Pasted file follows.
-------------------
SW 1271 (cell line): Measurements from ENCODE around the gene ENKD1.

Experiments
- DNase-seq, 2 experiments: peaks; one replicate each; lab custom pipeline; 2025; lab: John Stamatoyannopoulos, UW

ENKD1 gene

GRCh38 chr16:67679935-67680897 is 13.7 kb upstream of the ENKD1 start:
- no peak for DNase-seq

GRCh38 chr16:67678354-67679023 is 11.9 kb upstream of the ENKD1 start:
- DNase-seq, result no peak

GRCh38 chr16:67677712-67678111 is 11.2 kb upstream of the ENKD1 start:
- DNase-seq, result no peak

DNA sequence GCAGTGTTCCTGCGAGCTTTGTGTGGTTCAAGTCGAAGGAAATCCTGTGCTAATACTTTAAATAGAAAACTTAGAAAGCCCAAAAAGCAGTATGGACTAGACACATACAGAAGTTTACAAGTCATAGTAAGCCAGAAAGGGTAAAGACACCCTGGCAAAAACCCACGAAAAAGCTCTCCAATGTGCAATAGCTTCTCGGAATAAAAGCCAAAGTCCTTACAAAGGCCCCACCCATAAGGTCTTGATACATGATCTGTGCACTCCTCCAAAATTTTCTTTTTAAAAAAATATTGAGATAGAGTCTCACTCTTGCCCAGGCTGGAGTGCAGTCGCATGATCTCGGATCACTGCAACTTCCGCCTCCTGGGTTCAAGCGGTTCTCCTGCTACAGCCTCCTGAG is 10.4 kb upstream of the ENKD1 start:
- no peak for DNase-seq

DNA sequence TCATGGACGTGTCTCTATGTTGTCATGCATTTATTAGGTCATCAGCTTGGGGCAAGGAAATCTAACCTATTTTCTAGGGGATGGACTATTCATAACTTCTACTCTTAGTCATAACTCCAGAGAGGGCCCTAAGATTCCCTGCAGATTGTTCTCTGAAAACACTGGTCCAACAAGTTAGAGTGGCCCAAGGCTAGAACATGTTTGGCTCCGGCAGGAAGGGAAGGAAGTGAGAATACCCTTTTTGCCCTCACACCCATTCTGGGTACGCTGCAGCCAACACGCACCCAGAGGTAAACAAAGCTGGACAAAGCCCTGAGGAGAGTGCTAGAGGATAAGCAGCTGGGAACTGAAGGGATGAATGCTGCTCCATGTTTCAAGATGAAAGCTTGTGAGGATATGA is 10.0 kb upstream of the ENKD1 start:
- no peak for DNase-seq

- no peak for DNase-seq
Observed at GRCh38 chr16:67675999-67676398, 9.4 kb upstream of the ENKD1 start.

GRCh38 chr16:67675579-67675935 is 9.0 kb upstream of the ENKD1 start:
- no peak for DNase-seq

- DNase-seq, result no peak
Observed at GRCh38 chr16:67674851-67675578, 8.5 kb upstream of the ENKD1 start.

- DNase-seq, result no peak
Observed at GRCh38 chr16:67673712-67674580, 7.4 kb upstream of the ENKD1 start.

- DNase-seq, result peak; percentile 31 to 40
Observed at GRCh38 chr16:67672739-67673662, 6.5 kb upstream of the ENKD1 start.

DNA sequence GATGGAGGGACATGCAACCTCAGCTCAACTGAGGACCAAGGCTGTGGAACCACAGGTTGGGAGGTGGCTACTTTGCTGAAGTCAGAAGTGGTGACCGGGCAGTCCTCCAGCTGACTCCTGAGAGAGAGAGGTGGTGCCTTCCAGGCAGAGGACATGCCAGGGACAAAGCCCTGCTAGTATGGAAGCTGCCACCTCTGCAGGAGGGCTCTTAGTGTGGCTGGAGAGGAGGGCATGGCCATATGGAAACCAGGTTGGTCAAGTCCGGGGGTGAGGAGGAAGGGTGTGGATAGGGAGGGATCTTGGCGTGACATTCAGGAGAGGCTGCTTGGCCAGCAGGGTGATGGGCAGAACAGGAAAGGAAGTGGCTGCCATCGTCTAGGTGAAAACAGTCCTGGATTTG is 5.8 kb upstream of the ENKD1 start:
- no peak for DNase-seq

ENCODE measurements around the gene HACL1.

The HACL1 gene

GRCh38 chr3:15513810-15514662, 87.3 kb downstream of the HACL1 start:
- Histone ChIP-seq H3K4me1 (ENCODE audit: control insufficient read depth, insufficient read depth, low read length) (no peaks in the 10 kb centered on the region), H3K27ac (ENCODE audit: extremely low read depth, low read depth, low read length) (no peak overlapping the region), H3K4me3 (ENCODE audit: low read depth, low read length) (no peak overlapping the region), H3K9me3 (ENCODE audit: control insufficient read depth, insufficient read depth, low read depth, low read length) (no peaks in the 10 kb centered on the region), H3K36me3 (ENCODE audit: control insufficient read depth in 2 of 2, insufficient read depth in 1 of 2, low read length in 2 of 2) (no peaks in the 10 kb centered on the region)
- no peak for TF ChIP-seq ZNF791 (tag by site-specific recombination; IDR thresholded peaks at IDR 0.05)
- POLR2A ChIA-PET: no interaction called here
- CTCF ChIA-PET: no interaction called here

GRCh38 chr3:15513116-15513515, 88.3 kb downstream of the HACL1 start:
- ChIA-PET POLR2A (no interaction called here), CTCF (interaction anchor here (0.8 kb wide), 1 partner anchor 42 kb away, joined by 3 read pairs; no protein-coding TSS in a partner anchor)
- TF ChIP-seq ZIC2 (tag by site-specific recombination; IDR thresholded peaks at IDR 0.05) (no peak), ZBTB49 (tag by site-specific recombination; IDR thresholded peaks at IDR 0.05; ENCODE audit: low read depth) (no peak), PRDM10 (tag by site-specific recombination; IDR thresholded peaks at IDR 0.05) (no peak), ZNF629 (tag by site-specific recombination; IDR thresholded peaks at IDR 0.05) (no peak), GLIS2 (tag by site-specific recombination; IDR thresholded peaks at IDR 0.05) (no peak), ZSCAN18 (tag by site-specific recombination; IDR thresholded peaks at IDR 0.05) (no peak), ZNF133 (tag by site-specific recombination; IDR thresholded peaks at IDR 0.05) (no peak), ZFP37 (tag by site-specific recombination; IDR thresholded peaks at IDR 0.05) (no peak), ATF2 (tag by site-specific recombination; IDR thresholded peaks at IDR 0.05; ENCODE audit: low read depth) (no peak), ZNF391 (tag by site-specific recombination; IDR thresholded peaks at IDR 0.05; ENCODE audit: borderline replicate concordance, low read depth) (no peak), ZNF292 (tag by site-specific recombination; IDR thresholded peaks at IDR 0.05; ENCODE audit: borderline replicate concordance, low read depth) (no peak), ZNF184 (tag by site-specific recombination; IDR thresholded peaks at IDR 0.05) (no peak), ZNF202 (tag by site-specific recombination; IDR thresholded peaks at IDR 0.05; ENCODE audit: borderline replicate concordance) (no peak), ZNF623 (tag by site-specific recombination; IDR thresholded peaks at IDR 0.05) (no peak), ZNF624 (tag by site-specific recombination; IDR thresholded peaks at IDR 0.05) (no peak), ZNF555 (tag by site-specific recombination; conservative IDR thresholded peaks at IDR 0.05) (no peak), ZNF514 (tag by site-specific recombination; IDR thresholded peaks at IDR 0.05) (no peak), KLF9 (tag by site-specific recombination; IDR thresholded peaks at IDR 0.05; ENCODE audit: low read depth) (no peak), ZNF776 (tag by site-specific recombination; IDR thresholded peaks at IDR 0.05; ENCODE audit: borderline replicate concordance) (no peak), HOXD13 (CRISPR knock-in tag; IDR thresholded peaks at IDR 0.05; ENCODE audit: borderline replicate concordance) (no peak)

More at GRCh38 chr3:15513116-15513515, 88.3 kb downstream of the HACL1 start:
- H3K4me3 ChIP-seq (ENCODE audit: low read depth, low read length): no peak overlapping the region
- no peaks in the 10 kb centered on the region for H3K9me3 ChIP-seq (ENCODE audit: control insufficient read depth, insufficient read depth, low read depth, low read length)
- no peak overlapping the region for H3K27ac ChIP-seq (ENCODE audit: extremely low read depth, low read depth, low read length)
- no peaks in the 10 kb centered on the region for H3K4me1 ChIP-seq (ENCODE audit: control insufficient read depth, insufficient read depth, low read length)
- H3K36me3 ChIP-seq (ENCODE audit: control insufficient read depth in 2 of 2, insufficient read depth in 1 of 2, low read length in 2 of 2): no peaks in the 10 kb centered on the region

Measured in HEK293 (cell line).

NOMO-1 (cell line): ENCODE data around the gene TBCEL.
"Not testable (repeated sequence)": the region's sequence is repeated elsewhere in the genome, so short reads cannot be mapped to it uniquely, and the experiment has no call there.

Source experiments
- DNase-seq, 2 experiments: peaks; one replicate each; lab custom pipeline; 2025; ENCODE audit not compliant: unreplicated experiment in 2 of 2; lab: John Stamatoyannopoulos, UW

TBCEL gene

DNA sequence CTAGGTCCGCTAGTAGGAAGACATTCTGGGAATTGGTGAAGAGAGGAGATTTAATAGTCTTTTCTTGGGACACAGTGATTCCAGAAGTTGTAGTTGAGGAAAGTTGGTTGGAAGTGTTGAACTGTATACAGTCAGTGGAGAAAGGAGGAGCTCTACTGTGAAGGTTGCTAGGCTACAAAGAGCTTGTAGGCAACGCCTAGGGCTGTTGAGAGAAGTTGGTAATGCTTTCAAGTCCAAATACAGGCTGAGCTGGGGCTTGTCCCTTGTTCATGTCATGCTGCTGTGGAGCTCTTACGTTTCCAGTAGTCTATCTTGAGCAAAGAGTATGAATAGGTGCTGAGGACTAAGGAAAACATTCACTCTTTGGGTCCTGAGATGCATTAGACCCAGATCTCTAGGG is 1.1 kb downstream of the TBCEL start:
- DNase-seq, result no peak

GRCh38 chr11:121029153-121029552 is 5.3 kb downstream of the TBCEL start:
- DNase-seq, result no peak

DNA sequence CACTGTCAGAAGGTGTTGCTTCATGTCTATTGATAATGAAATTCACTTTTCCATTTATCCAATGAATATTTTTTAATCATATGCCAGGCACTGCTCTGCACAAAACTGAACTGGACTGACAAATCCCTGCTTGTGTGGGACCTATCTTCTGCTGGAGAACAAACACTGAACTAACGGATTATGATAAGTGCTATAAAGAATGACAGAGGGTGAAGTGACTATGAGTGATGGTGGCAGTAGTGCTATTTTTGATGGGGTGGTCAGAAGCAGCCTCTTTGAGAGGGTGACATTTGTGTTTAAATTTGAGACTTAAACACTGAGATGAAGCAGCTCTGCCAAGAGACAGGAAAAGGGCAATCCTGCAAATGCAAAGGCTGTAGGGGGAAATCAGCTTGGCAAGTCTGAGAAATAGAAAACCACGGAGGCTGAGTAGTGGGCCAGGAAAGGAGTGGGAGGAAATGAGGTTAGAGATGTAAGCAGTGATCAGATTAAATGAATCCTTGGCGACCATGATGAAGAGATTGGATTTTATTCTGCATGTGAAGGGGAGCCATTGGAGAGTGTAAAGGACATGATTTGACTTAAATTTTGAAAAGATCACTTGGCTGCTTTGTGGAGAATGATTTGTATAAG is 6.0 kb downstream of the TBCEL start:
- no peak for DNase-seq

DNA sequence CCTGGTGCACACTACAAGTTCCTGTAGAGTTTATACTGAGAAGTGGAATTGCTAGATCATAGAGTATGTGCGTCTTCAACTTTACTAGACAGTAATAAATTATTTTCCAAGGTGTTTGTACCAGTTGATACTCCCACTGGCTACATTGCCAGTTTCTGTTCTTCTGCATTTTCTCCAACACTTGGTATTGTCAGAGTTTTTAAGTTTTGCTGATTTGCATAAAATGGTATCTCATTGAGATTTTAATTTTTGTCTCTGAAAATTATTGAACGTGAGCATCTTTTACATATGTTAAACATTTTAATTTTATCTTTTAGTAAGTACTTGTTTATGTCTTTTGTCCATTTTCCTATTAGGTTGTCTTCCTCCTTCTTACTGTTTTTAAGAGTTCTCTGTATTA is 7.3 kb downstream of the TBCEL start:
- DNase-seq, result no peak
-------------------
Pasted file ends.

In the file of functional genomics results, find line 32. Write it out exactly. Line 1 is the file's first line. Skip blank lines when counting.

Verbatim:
- POLR2A ChIA-PET: no interaction called here